Close to Home: Make a commitment to Latinos at Sonoma State
Remote learning, school shutdowns and historical barriers were a one-two-three punch to Latino students across California and here in Sonoma County. We need look no further than an August 2020 viral photo of two Latino elementary students from a farmworker community found sitting outside a Taco Bell in order to access the free Wi-Fi so they could complete their remote learning. While the initial outcry caused by the photo may have died down, the barriers Latino students face are still present today — both in and outside the classroom.
Latinos comprise almost half the enrollment in Sonoma County’s K-12 public schools. Before the pandemic, Latino high school graduation rates and college enrollment numbers had steadily increased. Today, after sustained and disproportionate learning loss, the chasms of inequity have widened for Latino students. Without intervention and strategy, they will face powerful barriers to opportunities for generations to come.
In 2020 and 2021, the U.S. Department of Education designated Santa Rosa Junior College and Sonoma State University as Hispanic-serving institutions, allowing them to receive supplemental funding to help bridge the achievement gap. These institutions serve 67% of our nation’s undergraduate Latinos and help make higher education a reality, enabling them to secure a better future for themselves and their families. Hispanic serving institutions are instrumental in providing more Americans, especially low- and middle-income students, with the opportunity to thrive in institutions of higher learning.
These efforts have worked for years, but recent crises have dealt a blow to Latino students. Latino enrollment grew 48% from 2009 to 2019 but decreased 7% from fall 2019 to fall 2021. At community colleges, the decline was more than twice that amount.
Sonoma State is seeking a new direction as it faces continued and significant enrollment declines and a multimillion-dollar budget deficit. With the recent resignation of its president, our community has a unique opportunity — and imperative — to ensure that the next president is not just committed, but is a commitment, to reducing disparities and improving the educational system for all students, and particularly for the North Bay’s growing Latino population.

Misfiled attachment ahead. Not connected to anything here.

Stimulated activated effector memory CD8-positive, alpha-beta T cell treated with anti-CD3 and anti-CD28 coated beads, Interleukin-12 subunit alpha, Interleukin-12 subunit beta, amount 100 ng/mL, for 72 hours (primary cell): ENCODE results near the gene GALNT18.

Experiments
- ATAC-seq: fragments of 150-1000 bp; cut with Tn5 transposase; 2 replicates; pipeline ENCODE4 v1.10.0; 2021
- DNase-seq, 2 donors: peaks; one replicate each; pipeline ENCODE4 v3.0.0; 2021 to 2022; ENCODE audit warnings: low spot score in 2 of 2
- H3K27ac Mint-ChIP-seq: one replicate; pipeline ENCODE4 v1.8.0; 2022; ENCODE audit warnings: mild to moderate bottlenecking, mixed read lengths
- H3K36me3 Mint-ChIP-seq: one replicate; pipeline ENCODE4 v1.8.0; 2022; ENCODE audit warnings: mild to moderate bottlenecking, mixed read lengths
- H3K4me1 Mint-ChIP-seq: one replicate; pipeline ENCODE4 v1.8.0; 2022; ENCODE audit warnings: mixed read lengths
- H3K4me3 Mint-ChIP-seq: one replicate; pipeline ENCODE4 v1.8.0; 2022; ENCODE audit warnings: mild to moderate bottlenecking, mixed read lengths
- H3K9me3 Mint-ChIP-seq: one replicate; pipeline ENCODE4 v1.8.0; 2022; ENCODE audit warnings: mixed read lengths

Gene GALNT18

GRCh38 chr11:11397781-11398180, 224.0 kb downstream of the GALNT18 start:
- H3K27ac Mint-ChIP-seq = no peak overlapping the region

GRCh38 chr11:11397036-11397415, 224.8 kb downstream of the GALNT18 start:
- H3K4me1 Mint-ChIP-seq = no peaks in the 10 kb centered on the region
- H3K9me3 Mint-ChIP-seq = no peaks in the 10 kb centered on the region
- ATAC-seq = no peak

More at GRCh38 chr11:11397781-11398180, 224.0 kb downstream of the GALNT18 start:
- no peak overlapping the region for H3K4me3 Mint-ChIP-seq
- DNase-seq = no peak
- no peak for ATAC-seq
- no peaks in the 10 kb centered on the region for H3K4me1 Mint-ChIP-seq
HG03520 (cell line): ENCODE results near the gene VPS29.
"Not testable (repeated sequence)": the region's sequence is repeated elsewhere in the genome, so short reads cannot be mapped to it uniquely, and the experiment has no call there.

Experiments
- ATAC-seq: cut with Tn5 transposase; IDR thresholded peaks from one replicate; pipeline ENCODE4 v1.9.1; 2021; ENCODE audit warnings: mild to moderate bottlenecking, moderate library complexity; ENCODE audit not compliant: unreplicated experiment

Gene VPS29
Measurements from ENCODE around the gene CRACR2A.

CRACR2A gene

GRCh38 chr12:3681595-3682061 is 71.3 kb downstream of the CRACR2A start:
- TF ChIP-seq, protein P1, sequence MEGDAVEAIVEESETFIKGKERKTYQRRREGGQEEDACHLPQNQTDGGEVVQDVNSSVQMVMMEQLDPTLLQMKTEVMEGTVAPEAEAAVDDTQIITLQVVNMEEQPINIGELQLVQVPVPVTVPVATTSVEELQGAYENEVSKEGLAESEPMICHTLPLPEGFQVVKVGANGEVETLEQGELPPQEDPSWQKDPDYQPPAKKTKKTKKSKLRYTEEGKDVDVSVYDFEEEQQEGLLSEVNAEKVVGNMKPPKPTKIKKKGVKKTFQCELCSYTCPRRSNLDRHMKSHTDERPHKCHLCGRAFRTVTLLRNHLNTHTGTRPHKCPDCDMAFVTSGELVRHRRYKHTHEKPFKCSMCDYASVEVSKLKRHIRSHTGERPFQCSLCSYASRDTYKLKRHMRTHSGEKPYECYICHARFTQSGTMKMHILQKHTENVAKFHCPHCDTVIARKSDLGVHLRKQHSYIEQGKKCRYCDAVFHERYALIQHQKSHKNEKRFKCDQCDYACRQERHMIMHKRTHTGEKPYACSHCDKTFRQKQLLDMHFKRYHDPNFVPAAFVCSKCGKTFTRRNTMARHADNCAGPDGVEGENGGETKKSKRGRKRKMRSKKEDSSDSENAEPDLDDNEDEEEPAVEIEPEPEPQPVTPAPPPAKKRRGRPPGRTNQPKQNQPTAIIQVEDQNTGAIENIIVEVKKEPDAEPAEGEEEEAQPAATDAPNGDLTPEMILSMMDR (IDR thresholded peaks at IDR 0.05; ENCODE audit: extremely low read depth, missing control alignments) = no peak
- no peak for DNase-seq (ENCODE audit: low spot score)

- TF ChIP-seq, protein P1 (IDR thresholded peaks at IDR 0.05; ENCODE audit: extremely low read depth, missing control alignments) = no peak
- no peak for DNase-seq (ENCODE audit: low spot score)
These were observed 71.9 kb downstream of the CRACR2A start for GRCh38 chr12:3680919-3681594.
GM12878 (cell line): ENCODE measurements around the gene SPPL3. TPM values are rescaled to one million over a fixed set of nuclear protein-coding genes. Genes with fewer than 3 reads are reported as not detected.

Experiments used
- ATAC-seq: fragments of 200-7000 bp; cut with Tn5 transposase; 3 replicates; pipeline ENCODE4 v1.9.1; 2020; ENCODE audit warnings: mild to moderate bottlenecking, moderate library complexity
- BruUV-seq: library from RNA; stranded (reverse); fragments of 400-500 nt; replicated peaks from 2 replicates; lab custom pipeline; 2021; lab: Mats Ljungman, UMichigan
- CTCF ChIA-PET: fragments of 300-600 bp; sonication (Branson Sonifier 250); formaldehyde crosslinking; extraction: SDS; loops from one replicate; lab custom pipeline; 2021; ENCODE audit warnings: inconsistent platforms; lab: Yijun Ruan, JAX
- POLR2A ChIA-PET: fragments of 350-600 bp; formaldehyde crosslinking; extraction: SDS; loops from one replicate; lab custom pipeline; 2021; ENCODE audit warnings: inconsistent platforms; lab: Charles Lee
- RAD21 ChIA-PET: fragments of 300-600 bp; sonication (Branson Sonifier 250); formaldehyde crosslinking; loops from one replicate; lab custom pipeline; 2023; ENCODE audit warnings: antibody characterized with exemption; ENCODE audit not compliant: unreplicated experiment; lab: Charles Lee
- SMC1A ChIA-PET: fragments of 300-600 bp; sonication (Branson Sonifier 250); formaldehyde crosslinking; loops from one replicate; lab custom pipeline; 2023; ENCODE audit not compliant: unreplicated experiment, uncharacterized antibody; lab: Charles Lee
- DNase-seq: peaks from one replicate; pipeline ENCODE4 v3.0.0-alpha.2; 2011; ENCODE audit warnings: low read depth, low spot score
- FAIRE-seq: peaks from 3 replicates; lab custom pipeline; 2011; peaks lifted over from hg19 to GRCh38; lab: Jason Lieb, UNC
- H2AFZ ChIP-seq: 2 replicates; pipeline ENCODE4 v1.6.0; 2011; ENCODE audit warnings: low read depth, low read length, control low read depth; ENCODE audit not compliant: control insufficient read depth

As children of immigrants, we know firsthand that representation matters. Growing up, we recognized ourselves in the faces of grocery store workers, farmworkers, vineyard workers and in the many other essential jobs our immigrants fill, but we rarely saw ourselves represented among our government, community or business leaders. And while that has changed a little, it still falls very short of what one would expect, given our current demographics.
Over the next year, the California State University trustees will be searching for a new president for Sonoma State. It is vital for our future our increasingly diverse community that we seek to widen the circle of opportunity for all students, particularly those who have historically not had the same opportunities as their peers. It is time to both educate and inspire our Latino students and show them that there is a place for them not only in the classroom, but in Sonoma State’s office of the president.
Equity cannot be left to chance. We therefore urge the CSU trustees to ensure that SSU’s next president has a demonstrated commitment to lifting Latino and other students of color out of poverty and also reflects the diversity of North Bay’s most vulnerable students.
The American dream has evaded too many Latinos for too long. Please join us in writing to the CSU trustees at email@example.com, and urging them to select a candidate who has a demonstrated commitment to Latinos and other communities of color.
Pedro Toledo is chief administrative officer of Petaluma Health Center. Samantha Rodriguez is the vice mayor of Rohnert Park.
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